Customer testimonials are an excellent marketing tool that can help substantiate the claims you make on your website about your products or services.
If you are offering a product, it’s easier for prospects to compare your products with competitive products. They can easily check features and prices of your competitors and compare different products and find proof of your claims. For service companies, it’s a bit more difficult. Testimonials can help you support your claims about the benefits of your service.
Creating Meaningful Testimonials
Everyone knows testimonials are useful, but the challenge is getting your customers to give you meaningful, believable testimonials that ring true to your site visitors. In reality, anyone can make up testimonials and put them on their website. The goal is to make your testimonials believable.
A testimonial is only as good as the person who gives it. If your customer won’t allow you to put their name on their testimonial, then there’s really no point in accepting a testimonial from them. The more specific you can be about the source of the testimonial the better. If your customers are businesses, include their name, title and company and offer to include their logo with a link to their website. If they are individuals, include their full name and town.
The first step is to get the testimonials in the first place. If you’ve tried to do this yourself, you know it can be like pulling teeth to get your customers to write something about you. It’s not that they don’t want to help, it’s just that they are busy and it’s not a priority for them. They also don’t know what to say, so they put it off until they have time and it doesn’t get done.
Often times, when you do get a testimonial, it’s often not the endorsement you would have hoped for. You know that your customer could have made a stronger testimonial, but they just gave you something quickly and didn’t think much about it.
Most likely, your customers will welcome your help in crafting their testimonial. They don’t have time to think about it and they want to sound intelligent. This gives you the opportunity to develop a strong testimonial that contains their opinion and more. All they have to do is approve it.
Shaping your Customer’s Testimonials
To get quality testimonials from your customers, take control of the process. First, ask your customers if they would be willing to give you a testimonial. You may get lucky and get a great testimonial this way that needs little editing. If they agree but don’t have the time to write the testimonial themselves, offer to write the testimonial for them. Ask them what they like about doing business with you. Then offer to write the testimonial for them based on what they said, assuring them they will have the opportunity to approve the testimonial before it’s posted.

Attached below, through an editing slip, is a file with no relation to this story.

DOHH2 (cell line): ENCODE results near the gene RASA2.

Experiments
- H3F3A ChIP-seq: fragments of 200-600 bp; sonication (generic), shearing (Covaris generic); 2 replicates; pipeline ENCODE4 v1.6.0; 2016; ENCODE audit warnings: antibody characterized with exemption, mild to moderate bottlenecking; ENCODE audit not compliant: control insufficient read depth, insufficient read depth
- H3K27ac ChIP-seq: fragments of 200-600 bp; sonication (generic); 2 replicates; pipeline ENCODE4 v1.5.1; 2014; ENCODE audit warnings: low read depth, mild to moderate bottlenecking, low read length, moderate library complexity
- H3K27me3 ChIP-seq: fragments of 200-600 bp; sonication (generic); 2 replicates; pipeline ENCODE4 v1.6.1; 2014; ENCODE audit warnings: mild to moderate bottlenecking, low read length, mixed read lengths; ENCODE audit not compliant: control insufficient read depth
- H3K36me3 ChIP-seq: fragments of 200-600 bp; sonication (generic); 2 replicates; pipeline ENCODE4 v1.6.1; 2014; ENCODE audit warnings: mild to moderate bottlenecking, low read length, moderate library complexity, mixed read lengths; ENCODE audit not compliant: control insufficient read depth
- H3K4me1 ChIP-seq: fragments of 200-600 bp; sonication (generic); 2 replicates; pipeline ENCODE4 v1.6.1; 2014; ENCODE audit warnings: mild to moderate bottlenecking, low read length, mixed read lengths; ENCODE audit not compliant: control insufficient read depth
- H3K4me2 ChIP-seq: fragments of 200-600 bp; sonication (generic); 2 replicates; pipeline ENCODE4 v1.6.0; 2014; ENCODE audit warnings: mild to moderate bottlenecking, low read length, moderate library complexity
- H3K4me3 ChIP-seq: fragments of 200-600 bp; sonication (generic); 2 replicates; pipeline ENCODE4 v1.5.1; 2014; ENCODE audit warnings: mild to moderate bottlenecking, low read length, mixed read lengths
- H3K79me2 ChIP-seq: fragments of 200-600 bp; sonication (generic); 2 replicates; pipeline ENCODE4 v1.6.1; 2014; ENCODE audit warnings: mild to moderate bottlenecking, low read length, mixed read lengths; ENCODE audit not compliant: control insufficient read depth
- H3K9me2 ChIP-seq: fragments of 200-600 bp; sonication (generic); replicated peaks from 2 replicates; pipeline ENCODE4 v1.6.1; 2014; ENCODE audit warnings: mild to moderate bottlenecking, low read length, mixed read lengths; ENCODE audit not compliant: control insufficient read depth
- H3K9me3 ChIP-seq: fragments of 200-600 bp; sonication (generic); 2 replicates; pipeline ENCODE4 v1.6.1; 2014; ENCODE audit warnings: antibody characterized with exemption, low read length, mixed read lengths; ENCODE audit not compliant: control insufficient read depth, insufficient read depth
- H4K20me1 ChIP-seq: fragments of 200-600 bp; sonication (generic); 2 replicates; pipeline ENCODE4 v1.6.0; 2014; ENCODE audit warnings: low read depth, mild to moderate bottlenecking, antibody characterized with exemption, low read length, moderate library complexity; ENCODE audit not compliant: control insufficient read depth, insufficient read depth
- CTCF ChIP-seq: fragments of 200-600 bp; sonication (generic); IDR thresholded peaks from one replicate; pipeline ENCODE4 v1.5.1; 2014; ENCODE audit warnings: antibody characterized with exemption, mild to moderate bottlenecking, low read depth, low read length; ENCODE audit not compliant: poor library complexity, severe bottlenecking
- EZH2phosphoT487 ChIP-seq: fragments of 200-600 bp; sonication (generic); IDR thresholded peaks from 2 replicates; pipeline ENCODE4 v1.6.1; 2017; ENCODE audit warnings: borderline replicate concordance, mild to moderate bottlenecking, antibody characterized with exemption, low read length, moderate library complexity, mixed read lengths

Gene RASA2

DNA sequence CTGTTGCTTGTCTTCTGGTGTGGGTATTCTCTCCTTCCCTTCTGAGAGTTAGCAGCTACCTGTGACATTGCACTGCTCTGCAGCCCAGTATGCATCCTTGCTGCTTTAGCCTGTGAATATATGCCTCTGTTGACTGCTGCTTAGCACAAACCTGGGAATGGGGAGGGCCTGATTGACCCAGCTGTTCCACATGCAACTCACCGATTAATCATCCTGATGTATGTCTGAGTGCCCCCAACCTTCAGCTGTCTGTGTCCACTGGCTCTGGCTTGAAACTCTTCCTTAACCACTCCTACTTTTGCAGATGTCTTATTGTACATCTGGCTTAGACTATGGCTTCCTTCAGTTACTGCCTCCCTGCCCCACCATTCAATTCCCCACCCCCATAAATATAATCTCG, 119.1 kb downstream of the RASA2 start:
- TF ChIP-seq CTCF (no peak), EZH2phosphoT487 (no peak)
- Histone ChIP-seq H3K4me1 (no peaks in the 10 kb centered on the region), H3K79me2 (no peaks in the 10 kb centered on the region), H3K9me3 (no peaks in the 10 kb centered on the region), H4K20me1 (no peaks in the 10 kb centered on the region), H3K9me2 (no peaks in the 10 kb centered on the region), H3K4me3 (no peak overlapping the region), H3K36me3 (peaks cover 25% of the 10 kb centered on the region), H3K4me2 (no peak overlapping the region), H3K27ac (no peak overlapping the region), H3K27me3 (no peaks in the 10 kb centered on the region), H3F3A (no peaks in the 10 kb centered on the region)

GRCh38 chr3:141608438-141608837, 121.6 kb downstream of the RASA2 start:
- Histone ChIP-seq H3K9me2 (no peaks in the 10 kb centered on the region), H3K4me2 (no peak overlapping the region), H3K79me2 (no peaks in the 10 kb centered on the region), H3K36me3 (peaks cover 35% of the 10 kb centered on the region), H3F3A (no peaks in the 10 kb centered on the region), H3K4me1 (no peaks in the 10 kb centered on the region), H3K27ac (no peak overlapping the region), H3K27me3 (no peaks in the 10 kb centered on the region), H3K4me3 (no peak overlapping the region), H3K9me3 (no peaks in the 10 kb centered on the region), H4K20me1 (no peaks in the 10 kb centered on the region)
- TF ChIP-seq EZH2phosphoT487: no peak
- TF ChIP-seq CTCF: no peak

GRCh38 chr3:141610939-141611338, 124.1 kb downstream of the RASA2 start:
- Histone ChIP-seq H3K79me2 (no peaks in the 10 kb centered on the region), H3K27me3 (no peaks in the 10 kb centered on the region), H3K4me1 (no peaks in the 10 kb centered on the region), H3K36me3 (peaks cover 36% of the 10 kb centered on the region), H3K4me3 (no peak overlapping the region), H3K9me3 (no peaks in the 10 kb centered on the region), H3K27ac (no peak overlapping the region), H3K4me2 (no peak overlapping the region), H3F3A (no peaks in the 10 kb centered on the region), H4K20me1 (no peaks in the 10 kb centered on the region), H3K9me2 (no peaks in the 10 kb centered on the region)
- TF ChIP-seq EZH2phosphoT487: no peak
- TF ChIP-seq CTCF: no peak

Once you have your testimonials, of course you’ll want to put them on your website on a special page. You can also take your strongest testimonial and put it on your home page, in your email newsletter or direct mail piece as an attention-getter and lead-in. Be creative!
Should you create a mission statement for your company?
I’m not a big fan of mission statements. Most mission statements are poorly written and too vague to be useful.
Although mission statements can be useful as an internal credo to help define your company, I much prefer to create something more meaningful, like a positioning statement, so I have something to base my branding and marketing strategy on. Learn more about creating a positioning statement for your company.
Another option is to create a mantra. A mantra is a three or four word statement that says why your product, service or company should exist. Watch this short video to learn more about mantras.
Creating Mission Statements
If you would like to create a mission statement, Here is an excellent video from Fast Company on how to do it right:
Creating a mission statement that doesn’t suck
The bottom line is, there are many different ways to define your company. Whichever direction you choose, avoid long convoluted statements that mean nothing to your employees and customers. The goal is to create a useful definition that everyone can relate to.